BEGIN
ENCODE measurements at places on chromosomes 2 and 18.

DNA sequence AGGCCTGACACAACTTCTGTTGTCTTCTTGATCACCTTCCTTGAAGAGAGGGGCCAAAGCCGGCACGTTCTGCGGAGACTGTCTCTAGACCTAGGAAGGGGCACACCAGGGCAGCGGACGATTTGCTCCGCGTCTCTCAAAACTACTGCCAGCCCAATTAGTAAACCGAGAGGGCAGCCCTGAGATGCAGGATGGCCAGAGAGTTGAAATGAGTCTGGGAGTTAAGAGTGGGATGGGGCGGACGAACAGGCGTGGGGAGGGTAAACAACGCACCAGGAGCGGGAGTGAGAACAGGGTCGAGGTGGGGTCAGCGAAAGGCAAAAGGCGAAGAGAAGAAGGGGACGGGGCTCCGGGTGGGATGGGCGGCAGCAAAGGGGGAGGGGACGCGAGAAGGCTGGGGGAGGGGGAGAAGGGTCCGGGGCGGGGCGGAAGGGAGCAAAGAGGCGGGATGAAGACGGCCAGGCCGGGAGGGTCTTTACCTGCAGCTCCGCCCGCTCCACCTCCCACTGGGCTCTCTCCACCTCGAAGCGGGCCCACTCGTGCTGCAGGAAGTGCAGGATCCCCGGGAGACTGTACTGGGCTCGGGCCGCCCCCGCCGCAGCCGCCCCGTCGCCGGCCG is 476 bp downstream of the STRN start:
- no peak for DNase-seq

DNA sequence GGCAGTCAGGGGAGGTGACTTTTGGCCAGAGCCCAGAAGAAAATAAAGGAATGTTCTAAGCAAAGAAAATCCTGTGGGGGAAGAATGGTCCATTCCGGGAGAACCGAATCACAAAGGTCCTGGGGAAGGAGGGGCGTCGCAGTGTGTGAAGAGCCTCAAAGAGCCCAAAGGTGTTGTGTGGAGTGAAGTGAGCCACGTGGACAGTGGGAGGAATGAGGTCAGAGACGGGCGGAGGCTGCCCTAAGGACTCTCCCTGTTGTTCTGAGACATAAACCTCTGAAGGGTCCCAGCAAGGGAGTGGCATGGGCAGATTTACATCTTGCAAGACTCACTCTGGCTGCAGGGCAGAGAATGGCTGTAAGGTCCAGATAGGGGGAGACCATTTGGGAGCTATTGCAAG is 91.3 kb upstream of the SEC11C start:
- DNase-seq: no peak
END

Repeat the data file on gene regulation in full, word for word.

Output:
ENCODE measurements at places on chromosomes 2 and 18.

DNA sequence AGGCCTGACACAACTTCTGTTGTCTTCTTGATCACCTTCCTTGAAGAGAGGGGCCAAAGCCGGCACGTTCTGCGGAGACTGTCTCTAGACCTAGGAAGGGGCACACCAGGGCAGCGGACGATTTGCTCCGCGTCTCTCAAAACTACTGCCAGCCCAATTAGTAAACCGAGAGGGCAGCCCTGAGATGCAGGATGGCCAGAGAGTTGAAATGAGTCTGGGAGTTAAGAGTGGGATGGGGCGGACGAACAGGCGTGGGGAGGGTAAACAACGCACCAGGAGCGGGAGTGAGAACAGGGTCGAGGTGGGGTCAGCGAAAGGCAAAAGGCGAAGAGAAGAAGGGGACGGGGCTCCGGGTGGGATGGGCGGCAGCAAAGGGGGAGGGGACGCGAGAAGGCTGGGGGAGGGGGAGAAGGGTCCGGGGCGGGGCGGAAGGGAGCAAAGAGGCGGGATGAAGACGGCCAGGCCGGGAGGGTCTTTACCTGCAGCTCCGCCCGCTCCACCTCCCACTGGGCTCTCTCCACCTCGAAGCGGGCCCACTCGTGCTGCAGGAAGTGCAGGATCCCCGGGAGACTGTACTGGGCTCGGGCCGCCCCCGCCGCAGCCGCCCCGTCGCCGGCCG is 476 bp downstream of the STRN start:
- no peak for DNase-seq

DNA sequence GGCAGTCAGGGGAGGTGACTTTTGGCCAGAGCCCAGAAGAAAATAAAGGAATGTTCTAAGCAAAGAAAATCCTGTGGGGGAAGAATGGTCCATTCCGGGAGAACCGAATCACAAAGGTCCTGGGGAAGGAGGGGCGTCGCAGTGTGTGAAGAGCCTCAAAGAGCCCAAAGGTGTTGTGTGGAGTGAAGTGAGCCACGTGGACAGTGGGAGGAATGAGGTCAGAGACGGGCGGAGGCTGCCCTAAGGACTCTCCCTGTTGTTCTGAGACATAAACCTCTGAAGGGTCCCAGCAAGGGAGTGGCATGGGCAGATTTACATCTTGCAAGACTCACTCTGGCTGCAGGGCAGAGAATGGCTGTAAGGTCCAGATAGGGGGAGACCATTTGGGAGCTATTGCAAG is 91.3 kb upstream of the SEC11C start:
- DNase-seq: no peak